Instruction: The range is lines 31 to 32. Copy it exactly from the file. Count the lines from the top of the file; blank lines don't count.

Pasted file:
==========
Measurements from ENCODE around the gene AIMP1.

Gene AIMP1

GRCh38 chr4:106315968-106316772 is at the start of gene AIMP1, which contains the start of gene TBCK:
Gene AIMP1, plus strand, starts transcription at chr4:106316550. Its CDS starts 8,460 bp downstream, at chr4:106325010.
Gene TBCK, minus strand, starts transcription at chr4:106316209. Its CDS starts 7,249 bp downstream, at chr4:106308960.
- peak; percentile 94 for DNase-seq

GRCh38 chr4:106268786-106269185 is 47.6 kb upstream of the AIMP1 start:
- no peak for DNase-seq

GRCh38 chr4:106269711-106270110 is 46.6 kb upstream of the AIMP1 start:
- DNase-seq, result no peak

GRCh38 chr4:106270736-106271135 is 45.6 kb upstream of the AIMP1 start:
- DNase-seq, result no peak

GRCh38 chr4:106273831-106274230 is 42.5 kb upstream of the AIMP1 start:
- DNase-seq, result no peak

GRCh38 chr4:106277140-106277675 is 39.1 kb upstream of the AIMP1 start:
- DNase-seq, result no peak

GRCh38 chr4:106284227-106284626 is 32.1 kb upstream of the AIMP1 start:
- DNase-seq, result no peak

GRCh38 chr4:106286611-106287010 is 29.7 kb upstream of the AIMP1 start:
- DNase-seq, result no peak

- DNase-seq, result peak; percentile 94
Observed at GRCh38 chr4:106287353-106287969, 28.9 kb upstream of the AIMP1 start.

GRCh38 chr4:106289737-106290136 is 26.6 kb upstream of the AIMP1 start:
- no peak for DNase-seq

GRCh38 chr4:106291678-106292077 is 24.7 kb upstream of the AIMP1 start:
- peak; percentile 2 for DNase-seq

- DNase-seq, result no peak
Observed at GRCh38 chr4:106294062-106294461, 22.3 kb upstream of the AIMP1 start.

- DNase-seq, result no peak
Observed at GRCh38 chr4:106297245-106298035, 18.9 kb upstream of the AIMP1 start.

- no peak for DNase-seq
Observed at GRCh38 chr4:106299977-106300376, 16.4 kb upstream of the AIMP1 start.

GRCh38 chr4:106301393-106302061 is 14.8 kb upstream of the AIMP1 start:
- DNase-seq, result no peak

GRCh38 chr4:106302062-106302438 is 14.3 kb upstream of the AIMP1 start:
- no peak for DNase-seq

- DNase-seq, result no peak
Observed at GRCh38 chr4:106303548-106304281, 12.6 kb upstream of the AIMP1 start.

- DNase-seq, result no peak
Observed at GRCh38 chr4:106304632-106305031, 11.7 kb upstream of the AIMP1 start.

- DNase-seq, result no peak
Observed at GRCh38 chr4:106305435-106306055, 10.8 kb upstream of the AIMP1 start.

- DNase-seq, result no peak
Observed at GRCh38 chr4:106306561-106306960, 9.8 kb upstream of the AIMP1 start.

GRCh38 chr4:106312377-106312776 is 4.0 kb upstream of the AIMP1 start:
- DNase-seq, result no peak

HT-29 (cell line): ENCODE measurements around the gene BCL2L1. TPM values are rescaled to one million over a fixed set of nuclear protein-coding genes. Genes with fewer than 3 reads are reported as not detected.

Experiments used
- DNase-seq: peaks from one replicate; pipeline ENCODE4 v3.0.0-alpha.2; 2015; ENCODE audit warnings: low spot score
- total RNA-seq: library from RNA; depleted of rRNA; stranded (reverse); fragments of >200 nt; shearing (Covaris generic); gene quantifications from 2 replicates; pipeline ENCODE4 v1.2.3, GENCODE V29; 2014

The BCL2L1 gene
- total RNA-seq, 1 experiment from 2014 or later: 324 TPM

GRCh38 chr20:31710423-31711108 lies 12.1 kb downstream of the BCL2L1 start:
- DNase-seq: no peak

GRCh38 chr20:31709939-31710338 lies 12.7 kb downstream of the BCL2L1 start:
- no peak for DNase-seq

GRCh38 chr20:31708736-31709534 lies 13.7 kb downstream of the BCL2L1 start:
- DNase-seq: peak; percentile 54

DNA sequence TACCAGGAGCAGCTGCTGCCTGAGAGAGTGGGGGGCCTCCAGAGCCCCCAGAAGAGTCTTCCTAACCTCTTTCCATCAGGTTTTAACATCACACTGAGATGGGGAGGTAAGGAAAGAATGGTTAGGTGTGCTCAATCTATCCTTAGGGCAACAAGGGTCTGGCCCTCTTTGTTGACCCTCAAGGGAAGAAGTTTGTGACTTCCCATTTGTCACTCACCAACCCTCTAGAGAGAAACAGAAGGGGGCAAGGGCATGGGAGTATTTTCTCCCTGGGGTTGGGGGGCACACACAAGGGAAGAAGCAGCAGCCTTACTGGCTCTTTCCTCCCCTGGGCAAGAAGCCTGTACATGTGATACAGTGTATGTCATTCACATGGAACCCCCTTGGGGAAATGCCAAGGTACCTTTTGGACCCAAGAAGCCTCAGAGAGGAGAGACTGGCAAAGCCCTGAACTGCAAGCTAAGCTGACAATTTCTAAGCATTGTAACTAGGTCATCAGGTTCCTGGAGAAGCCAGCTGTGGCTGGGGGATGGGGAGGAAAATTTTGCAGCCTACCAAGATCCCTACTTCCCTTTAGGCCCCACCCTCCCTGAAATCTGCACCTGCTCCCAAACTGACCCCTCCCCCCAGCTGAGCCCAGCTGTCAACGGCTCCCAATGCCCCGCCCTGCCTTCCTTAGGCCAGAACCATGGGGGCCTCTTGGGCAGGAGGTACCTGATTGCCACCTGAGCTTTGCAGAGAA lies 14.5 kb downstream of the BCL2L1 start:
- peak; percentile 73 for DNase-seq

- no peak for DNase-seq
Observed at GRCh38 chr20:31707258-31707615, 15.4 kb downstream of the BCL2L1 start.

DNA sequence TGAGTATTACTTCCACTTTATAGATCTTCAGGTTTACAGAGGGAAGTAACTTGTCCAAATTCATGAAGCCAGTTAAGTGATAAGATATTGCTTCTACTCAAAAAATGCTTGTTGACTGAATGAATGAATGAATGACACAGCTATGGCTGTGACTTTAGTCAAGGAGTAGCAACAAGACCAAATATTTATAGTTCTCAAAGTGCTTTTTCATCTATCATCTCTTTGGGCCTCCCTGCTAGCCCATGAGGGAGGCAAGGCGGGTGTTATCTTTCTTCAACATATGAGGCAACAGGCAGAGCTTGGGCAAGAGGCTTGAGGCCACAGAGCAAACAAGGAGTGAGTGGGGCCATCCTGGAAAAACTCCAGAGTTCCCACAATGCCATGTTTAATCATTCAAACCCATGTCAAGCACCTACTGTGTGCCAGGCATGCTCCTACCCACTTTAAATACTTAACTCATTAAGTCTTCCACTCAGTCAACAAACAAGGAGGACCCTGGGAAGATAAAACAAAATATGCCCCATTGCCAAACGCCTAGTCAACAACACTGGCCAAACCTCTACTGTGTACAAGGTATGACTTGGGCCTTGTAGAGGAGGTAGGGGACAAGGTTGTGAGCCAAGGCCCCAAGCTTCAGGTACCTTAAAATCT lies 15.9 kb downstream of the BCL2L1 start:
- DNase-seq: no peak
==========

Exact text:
- no peak for DNase-seq
Observed at GRCh38 chr4:106299977-106300376, 16.4 kb upstream of the AIMP1 start.